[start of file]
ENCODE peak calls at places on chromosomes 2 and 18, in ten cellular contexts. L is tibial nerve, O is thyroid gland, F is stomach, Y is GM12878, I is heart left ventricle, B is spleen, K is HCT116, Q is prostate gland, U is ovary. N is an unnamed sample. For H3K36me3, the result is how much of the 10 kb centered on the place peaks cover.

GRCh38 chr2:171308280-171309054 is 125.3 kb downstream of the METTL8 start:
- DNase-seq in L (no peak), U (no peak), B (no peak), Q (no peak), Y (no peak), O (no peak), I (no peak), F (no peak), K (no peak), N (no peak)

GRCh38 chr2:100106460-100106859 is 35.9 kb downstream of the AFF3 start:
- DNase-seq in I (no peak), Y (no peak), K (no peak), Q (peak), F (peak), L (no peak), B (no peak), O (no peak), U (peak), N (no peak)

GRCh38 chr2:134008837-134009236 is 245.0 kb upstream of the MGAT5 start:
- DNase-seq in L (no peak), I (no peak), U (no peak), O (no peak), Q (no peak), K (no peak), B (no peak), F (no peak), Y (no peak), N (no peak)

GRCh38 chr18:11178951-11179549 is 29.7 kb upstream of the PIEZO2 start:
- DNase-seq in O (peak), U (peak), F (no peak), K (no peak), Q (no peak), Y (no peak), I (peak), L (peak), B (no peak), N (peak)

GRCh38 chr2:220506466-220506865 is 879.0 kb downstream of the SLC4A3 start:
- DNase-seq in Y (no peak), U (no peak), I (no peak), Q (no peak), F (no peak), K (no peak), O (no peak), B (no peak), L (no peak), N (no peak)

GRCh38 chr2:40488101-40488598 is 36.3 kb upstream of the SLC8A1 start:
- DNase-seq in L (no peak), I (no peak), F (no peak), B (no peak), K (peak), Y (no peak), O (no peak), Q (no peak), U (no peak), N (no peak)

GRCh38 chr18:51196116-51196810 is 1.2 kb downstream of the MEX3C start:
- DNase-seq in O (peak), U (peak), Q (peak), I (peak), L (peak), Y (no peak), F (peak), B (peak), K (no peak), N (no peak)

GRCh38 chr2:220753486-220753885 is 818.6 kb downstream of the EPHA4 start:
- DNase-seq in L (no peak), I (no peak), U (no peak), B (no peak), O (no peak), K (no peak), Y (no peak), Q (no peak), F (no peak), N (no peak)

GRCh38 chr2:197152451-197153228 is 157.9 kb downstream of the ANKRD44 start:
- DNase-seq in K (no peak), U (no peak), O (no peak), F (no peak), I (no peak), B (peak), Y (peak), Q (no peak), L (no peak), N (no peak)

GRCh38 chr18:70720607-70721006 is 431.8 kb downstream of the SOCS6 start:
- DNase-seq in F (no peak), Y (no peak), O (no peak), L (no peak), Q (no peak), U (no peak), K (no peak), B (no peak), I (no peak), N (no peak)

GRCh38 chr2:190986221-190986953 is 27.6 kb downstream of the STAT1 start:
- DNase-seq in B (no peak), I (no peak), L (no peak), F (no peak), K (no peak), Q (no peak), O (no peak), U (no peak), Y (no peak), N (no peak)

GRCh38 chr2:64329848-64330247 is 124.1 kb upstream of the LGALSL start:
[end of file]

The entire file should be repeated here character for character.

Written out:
ENCODE peak calls at places on chromosomes 2 and 18, in ten cellular contexts. L is tibial nerve, O is thyroid gland, F is stomach, Y is GM12878, I is heart left ventricle, B is spleen, K is HCT116, Q is prostate gland, U is ovary. N is an unnamed sample. For H3K36me3, the result is how much of the 10 kb centered on the place peaks cover.

GRCh38 chr2:171308280-171309054 is 125.3 kb downstream of the METTL8 start:
- DNase-seq in L (no peak), U (no peak), B (no peak), Q (no peak), Y (no peak), O (no peak), I (no peak), F (no peak), K (no peak), N (no peak)

GRCh38 chr2:100106460-100106859 is 35.9 kb downstream of the AFF3 start:
- DNase-seq in I (no peak), Y (no peak), K (no peak), Q (peak), F (peak), L (no peak), B (no peak), O (no peak), U (peak), N (no peak)

GRCh38 chr2:134008837-134009236 is 245.0 kb upstream of the MGAT5 start:
- DNase-seq in L (no peak), I (no peak), U (no peak), O (no peak), Q (no peak), K (no peak), B (no peak), F (no peak), Y (no peak), N (no peak)

GRCh38 chr18:11178951-11179549 is 29.7 kb upstream of the PIEZO2 start:
- DNase-seq in O (peak), U (peak), F (no peak), K (no peak), Q (no peak), Y (no peak), I (peak), L (peak), B (no peak), N (peak)

GRCh38 chr2:220506466-220506865 is 879.0 kb downstream of the SLC4A3 start:
- DNase-seq in Y (no peak), U (no peak), I (no peak), Q (no peak), F (no peak), K (no peak), O (no peak), B (no peak), L (no peak), N (no peak)

GRCh38 chr2:40488101-40488598 is 36.3 kb upstream of the SLC8A1 start:
- DNase-seq in L (no peak), I (no peak), F (no peak), B (no peak), K (peak), Y (no peak), O (no peak), Q (no peak), U (no peak), N (no peak)

GRCh38 chr18:51196116-51196810 is 1.2 kb downstream of the MEX3C start:
- DNase-seq in O (peak), U (peak), Q (peak), I (peak), L (peak), Y (no peak), F (peak), B (peak), K (no peak), N (no peak)

GRCh38 chr2:220753486-220753885 is 818.6 kb downstream of the EPHA4 start:
- DNase-seq in L (no peak), I (no peak), U (no peak), B (no peak), O (no peak), K (no peak), Y (no peak), Q (no peak), F (no peak), N (no peak)

GRCh38 chr2:197152451-197153228 is 157.9 kb downstream of the ANKRD44 start:
- DNase-seq in K (no peak), U (no peak), O (no peak), F (no peak), I (no peak), B (peak), Y (peak), Q (no peak), L (no peak), N (no peak)

GRCh38 chr18:70720607-70721006 is 431.8 kb downstream of the SOCS6 start:
- DNase-seq in F (no peak), Y (no peak), O (no peak), L (no peak), Q (no peak), U (no peak), K (no peak), B (no peak), I (no peak), N (no peak)

GRCh38 chr2:190986221-190986953 is 27.6 kb downstream of the STAT1 start:
- DNase-seq in B (no peak), I (no peak), L (no peak), F (no peak), K (no peak), Q (no peak), O (no peak), U (no peak), Y (no peak), N (no peak)

GRCh38 chr2:64329848-64330247 is 124.1 kb upstream of the LGALSL start: